How can I browse the Internet from the command line in Ubuntu?
There are actually a bunch of text-mode web-browsers, these are my top three :)
- Open new tab - t
- Goto URL - g
- Go back - Left
- Go forward - u
- Exit - q
- Toggle images - *
- Toggle link numbering - .
- Toggle document colours - %
- Next tab - >
- Previous tab - <
- Close tab - c
- Open in new tab in background - T
- Open new tab - t
Automatic URL rewrites
d- dictionary search
dmoz- dmoz search
g- google search
wiki- wikipedia search
Wikipedia has a List of more text-based web-browsers, not all of which are available in Ubuntu.
To my surprise it exists; I installed it and it works!
sudo apt-get install w3m w3m-img
- to open a webpage simply type in a terminal window:
- to open a new page: type Shift-U
- to go back one page: Shift-B
- open a new tab: Shift-T
W3M can handle Gmail(!)
If you use for example XTerm (not Gnome Terminal), W3M is even capable of showing images!
For more information see “How to Browse From the Linux Terminal With W3M”.
links2 -g is a strange terminal-embedded graphical-mode browser. It's fast but hates modernity.
If you like to search from the command line, try
Surfraw provides a fast unix command line interface to a variety of popular WWW search engines and other artifacts of power. It reclaims google, altavista, dejanews, freshmeat, research index, slashdot and many others from the false‐prophet, pox‐infested heathen lands of html‐forms, placing these wonders where they belong, deep in unix heartland, as god loving extensions to the shell.
Trivia note : Surfraw was originally written by Julian Assange. (Acronym/backronym for 'SURFRAW' is Shell Users' Revolutionary Front Rage Against the World Wide Web.)
Here's some example usage.
To search Google for "nm-applet memory leak" :
sr google nm-applet memory leak
To search for an RFC dealing with S/MIME:
sr rfc s/mime
Translate a word:
sr translate logiciel
sr piratebay natty narwhal
More advanced, from surfraw.alioth.debian.org :
$ surfraw google -results=100 RMS, GNU, which is sinner, which is sin? $ sr wikipedia surfraw $ sr austlii -method=phrase dog like $ /usr/lib/surfraw/rhyme -method=perfect Julian
You can set it up with some defaults in
SURFRAW_graphical_browser="/usr/bin/links2 -g" SURFRAW_text_browser="/usr/bin/elinks" SURFRAW_graphical=yes
My personal favorite of the text-based browsers is
links2. You can install it with
sudo apt-get install links2
And then load a webpage with
Other alternatives that have not been mentioned are:
elinks : "an advanced and well-established feature-rich text mode web (HTTP/FTP/..) browser. ELinks can render both frames and tables, is highly customizable and can be extended via Lua or Guile scripts. It is quite portable and runs on a variety of platforms"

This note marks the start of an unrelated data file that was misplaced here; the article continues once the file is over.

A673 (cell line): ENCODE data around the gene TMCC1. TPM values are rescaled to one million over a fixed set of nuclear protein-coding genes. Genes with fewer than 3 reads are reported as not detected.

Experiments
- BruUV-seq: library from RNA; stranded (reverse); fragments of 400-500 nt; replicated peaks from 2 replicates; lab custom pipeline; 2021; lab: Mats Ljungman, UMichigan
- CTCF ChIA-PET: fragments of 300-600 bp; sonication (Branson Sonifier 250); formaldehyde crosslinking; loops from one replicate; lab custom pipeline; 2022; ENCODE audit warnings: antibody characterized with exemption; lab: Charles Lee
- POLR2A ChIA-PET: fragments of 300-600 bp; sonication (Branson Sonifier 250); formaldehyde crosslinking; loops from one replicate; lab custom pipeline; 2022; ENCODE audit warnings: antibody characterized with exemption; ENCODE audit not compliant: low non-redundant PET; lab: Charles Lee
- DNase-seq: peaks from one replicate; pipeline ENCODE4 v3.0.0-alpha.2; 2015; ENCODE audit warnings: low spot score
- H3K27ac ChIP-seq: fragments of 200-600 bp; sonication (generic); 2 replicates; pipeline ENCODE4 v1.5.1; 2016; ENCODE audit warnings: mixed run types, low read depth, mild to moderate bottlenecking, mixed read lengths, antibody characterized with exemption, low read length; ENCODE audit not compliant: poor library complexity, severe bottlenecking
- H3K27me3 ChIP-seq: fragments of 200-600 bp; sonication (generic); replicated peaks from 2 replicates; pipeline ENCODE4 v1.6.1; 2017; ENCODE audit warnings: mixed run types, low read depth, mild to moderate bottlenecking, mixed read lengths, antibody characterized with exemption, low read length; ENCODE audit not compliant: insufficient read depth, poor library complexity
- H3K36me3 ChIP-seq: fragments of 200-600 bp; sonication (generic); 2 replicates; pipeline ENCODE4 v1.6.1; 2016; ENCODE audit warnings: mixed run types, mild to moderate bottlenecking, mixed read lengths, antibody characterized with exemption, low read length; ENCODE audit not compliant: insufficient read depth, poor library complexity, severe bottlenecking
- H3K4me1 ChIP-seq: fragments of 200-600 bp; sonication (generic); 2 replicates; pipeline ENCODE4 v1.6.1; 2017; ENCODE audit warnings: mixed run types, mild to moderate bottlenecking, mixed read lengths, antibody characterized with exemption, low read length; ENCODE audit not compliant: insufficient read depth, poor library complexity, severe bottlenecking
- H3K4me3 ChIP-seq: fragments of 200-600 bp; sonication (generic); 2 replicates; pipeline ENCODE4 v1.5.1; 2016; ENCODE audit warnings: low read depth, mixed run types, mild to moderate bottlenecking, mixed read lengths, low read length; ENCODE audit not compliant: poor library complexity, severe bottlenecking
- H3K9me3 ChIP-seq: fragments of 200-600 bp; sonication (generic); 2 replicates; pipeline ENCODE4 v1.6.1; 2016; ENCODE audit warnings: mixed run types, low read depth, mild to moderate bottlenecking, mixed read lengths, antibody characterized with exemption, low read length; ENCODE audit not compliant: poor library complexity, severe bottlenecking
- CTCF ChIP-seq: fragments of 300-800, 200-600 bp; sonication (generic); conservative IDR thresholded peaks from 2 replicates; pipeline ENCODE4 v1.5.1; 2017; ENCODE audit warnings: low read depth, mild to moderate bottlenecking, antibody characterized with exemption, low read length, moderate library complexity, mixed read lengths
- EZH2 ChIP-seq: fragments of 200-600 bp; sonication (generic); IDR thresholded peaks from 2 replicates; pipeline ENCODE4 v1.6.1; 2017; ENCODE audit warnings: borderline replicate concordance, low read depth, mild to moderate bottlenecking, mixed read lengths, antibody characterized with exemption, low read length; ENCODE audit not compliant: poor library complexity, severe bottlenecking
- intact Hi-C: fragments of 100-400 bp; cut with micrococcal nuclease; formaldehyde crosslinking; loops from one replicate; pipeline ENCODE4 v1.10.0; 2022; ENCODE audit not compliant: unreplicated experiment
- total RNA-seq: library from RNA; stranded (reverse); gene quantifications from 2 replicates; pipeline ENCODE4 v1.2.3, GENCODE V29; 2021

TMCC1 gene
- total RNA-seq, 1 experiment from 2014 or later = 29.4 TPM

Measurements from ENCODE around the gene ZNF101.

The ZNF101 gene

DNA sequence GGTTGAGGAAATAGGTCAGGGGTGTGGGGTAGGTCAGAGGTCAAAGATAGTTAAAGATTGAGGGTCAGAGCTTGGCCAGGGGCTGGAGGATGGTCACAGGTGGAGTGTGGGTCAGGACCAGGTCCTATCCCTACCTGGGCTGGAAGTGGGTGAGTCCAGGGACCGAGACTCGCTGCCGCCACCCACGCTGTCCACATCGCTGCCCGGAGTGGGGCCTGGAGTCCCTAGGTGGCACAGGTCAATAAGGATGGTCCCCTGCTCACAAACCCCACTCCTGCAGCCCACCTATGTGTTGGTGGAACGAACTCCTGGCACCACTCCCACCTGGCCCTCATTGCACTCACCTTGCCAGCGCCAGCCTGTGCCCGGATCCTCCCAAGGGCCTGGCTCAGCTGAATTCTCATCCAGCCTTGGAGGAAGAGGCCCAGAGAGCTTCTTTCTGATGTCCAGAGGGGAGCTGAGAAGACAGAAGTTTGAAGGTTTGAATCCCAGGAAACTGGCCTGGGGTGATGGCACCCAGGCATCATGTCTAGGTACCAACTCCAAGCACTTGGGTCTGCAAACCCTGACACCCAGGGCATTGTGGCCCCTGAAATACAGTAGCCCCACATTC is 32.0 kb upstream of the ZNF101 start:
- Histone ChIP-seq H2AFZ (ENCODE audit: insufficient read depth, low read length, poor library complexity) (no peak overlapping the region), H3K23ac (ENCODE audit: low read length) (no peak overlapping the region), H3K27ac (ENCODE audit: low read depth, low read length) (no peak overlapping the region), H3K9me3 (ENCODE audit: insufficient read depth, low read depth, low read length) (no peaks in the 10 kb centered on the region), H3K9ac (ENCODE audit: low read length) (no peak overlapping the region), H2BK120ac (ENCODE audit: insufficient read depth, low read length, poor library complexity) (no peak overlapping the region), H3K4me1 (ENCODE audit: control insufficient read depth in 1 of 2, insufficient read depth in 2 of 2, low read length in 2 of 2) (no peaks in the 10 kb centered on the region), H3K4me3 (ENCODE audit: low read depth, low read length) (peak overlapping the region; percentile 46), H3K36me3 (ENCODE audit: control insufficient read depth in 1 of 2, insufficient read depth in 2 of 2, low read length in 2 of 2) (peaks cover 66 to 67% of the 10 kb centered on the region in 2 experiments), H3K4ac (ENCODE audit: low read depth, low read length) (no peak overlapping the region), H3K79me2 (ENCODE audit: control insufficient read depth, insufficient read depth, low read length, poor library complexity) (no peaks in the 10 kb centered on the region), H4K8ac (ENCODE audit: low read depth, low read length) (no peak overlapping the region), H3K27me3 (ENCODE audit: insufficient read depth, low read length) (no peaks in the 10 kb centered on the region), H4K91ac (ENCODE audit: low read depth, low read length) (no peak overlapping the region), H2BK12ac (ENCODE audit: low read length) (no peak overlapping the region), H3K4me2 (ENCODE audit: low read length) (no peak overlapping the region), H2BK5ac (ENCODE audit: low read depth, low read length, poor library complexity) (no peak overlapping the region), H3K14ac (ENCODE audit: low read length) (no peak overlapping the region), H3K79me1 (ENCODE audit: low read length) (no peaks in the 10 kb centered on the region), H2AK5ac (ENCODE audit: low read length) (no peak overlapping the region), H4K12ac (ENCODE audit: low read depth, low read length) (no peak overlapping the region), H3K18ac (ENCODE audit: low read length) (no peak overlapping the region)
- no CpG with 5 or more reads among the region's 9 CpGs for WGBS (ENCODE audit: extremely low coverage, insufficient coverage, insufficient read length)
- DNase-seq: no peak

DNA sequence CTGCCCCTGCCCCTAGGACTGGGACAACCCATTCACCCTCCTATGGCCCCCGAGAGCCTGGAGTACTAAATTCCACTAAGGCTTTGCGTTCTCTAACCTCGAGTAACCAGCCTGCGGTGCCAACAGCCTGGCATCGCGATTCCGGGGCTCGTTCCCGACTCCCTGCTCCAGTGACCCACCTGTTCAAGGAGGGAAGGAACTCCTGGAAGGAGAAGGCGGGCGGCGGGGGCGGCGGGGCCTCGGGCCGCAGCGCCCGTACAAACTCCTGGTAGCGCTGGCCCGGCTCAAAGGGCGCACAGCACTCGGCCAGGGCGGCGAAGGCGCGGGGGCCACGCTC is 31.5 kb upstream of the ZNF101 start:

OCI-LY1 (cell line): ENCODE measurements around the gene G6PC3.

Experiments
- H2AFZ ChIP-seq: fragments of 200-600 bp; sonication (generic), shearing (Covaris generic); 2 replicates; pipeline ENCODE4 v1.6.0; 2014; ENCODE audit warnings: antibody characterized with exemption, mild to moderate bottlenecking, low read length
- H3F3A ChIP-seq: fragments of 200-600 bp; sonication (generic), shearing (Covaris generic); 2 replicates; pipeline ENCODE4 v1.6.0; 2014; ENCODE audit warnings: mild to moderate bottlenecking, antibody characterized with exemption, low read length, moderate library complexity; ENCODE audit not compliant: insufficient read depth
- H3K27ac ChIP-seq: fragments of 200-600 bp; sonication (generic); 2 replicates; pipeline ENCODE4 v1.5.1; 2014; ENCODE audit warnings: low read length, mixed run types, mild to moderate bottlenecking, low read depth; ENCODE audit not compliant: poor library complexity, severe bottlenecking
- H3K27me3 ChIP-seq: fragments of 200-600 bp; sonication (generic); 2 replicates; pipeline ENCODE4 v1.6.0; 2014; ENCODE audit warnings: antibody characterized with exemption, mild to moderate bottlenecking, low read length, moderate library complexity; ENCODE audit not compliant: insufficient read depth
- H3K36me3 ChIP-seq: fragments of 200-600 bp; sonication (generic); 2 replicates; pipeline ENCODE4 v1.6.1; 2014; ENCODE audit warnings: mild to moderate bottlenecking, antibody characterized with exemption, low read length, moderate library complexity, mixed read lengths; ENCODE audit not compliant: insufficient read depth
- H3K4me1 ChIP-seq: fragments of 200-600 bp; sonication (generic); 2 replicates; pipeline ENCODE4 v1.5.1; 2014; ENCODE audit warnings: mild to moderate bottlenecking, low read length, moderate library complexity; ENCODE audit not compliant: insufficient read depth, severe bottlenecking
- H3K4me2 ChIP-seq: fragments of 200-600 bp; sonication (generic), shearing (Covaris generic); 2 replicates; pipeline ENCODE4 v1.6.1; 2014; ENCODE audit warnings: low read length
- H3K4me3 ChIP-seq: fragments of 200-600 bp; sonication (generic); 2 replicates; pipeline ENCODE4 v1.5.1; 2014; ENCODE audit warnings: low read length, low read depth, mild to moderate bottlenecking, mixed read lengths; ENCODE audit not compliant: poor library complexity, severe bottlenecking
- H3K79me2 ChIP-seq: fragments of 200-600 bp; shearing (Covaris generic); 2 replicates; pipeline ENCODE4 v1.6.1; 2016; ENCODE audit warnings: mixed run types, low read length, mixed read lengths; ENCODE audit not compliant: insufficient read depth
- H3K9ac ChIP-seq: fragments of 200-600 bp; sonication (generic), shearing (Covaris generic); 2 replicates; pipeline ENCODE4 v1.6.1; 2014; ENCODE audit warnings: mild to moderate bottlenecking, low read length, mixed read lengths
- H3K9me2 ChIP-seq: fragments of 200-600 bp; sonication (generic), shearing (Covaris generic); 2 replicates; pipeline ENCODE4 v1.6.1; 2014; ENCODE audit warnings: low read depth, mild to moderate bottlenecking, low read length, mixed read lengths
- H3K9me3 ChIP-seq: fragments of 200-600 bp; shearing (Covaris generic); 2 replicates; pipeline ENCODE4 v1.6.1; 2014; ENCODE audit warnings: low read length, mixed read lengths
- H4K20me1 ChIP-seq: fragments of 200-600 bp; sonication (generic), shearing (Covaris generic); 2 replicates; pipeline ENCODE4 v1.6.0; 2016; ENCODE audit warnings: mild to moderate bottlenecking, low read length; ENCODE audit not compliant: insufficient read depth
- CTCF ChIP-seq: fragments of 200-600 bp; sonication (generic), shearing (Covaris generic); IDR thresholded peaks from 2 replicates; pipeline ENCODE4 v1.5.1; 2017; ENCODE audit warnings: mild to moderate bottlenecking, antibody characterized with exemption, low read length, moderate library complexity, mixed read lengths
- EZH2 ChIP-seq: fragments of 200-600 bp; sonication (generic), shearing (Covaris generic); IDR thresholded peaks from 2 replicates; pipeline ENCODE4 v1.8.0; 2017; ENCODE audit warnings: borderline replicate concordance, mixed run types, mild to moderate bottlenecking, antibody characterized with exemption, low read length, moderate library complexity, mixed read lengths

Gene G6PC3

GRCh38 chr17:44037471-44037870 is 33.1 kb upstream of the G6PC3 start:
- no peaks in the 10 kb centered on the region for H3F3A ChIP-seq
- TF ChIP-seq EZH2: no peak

retawk : "an interactive, multi-threaded network client (web browser) for text terminals on computers with Unix-like operating systems. It is written in C, fast, small, nicely configurable, and comfortable; e.g. the low-level network communications are performed in a non-blocking way, and you can keep open as many "virtual windows" as you want and work simultaneously in two of them in a split-screen mode"
If you meant a CLI based Internet browser, use w3m:
Another very good command line browser is
The most basic usage would be:
It will most likely ask if you want to allow cookies.
To navigate the page use the arrow keys. Here is a short description of the most important ones.
- Left - move back in history
- Right - follow a link
- Up - move to previous focusable item
- Down - move to next focusable item
- Enter - enter link / trigger action
- Backspace - history page
- Space - move page down by a page
- b - move page up by a page
- Shift + q - Quit
That is the most basic key navigation commands.
You want a text browser or a command line method? This is command line, using telnet e.g.
telnet askubuntu.com 80
It doesn't support SSL, graphics, HTML5 etc and you might have to guess the index page if the server doesn't have a default file. But it is better than nothing and a very quick testing tool.
Yes, you can use
Lynx is a fully-featured World Wide Web (WWW) client for users running cursor-addressable, character-cell display devices (e.g., vt100 terminals, vt100 emulators running on Windows 95/NT or Macintoshes, or any other "curses-oriented" display). It will display hypertext markup language (HTML) documents containing links to files residing on the local system, as well as files residing on remote systems running Gopher, HTTP, FTP, WAIS, and NNTP servers. Current versions of Lynx run on Unix, VMS, Windows 95/NT, 386DOS and OS/2 EMX.
You can install it by executing the following command:
sudo apt-get install lynx-cur
Browsh might be a solution. From the site:
Browsh is a fully-modern text-based browser. It renders anything that a modern browser can; HTML5, CSS3, JS, video and even WebGL. Its main purpose is to be run on a remote server and accessed via SSH/Mosh or the in-browser HTML service in order to significantly reduce bandwidth and thus both increase browsing speeds and decrease bandwidth costs.
It uses headless Firefox in the background to run the interactive stuff. It's frequently updated.
Another program that might work for you is
lynx. It is a terminal based web browser.
You can use the browser lynx. It is available in the Ubuntu repositories:
sudo apt-get install lynx
Here is further information: http://en.wikipedia.org/wiki/Lynx_(web_browser)
If you'd like to avoid extra installations, you can hand-craft http requests. This is an http minimal request:
printf "GET /\r\nHost: askubuntu.com\r\n\r\n" | netcat askubuntu.com 80
This is an https request:
printf "GET /\r\nHost: askubuntu.com\r\n\r\n" | socat - OPENSSL:askubuntu.com 443